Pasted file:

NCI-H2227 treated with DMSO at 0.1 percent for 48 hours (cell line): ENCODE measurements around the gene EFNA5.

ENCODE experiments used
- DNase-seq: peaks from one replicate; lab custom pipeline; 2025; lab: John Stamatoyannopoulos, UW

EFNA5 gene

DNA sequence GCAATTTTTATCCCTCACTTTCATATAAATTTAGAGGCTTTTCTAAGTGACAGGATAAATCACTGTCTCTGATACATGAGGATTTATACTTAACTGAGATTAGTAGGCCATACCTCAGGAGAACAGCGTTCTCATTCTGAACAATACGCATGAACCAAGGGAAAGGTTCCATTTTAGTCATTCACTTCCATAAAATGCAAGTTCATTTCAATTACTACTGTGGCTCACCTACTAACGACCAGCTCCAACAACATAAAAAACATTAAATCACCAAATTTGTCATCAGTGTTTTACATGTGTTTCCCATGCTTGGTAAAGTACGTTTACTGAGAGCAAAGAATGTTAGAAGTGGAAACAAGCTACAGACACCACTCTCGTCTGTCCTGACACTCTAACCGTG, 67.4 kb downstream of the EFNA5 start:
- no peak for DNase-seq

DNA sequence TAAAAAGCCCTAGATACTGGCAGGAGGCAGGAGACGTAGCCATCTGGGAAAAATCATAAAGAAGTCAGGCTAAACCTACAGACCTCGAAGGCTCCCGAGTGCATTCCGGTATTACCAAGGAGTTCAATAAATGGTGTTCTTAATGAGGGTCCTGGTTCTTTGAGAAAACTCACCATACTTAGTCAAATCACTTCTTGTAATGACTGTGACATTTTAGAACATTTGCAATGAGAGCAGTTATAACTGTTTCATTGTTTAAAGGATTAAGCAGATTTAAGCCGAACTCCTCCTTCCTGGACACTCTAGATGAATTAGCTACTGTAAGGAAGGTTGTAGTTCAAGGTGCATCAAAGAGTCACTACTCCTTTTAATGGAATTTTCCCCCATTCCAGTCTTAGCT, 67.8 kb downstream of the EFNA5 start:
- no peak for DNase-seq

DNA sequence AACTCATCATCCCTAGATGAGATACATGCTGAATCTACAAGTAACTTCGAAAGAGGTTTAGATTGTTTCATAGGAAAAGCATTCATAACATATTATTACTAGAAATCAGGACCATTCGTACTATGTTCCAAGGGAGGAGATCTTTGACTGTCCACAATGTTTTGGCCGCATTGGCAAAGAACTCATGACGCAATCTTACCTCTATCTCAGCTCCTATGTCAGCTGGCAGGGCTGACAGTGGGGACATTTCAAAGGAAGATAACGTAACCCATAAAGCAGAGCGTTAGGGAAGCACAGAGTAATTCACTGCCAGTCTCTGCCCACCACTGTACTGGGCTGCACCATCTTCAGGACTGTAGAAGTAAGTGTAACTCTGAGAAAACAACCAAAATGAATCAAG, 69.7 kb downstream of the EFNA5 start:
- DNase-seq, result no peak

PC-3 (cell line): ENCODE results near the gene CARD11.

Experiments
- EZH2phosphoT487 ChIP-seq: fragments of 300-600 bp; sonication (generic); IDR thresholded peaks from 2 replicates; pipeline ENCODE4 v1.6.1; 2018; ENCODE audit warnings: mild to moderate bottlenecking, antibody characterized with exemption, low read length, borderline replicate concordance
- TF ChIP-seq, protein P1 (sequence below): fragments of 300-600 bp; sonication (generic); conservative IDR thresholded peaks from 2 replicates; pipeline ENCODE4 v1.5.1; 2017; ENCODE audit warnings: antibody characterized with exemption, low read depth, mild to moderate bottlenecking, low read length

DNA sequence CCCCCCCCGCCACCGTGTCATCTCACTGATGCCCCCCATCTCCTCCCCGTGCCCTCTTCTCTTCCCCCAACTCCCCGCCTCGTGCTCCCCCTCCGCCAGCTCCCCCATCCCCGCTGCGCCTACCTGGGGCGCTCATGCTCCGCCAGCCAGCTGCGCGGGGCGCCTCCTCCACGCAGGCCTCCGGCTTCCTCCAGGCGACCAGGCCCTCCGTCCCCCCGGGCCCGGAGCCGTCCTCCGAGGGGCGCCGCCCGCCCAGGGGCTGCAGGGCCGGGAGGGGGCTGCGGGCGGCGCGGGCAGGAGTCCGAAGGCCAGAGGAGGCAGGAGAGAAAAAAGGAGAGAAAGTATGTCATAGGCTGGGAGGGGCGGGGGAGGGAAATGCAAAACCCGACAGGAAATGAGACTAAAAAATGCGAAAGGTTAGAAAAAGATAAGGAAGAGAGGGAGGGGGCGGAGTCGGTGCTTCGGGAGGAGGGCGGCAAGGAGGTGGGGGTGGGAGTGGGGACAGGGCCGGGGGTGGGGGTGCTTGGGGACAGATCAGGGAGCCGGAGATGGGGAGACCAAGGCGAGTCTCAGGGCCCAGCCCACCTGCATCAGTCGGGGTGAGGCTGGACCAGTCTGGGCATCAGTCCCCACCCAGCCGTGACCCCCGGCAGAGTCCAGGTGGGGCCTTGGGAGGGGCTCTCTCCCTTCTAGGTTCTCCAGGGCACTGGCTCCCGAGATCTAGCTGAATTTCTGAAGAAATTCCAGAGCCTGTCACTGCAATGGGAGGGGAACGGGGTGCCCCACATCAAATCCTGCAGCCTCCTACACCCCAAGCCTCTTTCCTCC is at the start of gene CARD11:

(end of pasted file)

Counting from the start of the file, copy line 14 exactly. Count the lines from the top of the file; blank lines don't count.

- TF ChIP-seq, protein P1 (sequence below): fragments of 300-600 bp; sonication (generic); conservative IDR thresholded peaks from 2 replicates; pipeline ENCODE4 v1.5.1; 2017; ENCODE audit warnings: antibody characterized with exemption, low read depth, mild to moderate bottlenecking, low read length